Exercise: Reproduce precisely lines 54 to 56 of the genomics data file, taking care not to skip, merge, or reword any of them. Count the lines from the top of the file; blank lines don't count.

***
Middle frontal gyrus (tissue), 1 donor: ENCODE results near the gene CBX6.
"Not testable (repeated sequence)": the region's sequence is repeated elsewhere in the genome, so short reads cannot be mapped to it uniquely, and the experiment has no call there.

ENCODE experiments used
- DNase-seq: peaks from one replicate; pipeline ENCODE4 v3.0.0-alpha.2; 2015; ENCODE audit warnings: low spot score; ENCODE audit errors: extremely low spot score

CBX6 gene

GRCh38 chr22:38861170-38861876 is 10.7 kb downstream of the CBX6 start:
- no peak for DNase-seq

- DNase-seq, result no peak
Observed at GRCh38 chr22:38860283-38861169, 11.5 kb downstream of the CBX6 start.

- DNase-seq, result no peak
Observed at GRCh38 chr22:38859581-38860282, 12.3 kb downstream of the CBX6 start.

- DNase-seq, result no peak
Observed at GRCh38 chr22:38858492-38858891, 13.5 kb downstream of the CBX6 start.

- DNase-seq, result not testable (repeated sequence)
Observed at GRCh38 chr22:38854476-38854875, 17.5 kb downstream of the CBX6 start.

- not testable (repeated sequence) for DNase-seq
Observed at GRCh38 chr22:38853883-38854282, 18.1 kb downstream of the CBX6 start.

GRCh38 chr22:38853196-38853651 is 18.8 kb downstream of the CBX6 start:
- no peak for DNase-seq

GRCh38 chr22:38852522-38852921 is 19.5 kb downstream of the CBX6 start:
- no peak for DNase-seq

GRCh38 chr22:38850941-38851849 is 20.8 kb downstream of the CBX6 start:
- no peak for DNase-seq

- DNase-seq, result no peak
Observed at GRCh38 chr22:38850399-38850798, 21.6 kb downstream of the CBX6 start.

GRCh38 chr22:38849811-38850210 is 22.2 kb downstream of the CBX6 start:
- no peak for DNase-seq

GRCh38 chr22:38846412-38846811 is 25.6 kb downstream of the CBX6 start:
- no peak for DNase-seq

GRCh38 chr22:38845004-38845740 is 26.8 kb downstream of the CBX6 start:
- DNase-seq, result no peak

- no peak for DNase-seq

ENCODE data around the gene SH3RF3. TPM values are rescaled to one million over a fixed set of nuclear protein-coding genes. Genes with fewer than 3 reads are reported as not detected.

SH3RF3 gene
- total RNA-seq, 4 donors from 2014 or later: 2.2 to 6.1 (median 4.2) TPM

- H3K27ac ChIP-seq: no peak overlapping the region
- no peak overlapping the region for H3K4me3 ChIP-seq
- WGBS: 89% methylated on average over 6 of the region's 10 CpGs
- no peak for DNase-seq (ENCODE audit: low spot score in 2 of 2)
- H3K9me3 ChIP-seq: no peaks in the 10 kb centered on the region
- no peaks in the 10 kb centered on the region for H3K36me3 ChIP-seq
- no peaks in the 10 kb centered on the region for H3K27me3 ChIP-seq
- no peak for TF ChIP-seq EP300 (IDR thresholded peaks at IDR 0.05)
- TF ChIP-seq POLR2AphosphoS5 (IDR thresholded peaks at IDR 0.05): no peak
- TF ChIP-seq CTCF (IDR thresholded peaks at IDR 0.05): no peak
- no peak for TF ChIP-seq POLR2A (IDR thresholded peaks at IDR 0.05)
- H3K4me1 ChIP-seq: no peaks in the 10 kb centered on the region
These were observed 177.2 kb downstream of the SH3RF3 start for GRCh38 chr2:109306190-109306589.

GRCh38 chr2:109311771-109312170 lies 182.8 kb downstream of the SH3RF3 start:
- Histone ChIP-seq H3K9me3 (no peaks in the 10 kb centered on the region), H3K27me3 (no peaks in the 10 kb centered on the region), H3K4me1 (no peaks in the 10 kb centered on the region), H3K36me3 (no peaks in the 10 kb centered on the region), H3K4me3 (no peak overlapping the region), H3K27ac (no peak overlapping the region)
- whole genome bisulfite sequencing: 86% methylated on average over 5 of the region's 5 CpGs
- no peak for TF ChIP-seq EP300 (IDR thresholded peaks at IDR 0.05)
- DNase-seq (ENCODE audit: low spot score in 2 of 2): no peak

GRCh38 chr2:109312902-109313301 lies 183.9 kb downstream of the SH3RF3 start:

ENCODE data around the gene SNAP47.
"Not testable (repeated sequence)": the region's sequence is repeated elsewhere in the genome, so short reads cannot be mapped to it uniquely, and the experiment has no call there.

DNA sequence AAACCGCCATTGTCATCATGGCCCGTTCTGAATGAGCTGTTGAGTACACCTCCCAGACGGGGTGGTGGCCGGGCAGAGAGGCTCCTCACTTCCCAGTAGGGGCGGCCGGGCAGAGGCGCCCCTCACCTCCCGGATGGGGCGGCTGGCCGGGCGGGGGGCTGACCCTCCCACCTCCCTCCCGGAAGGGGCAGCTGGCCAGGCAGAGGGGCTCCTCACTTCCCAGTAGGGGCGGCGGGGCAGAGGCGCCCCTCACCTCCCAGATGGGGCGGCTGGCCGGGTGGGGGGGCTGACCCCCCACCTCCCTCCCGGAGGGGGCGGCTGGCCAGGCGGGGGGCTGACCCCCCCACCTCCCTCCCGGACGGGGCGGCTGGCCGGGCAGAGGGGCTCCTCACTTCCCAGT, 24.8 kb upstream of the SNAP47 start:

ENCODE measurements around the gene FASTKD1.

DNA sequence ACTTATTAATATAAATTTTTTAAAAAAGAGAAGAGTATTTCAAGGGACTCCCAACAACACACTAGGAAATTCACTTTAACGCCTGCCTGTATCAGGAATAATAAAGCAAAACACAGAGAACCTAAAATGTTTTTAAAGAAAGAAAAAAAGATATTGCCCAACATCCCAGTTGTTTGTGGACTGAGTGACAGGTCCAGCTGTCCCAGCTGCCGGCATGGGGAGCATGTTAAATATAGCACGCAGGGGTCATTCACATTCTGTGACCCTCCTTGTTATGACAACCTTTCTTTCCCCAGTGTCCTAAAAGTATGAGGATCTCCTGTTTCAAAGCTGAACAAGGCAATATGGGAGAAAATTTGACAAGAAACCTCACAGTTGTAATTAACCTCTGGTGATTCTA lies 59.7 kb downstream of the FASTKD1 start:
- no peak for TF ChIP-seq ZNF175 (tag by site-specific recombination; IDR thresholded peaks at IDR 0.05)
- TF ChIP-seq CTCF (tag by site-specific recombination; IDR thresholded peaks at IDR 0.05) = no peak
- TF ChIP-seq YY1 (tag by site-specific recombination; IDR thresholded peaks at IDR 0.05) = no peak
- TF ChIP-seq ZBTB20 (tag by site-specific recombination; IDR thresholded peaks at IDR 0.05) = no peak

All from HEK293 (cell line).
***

GRCh38 chr2:109312902-109313301 lies 183.9 kb downstream of the SH3RF3 start:

ENCODE data around the gene SNAP47.
"Not testable (repeated sequence)": the region's sequence is repeated elsewhere in the genome, so short reads cannot be mapped to it uniquely, and the experiment has no call there.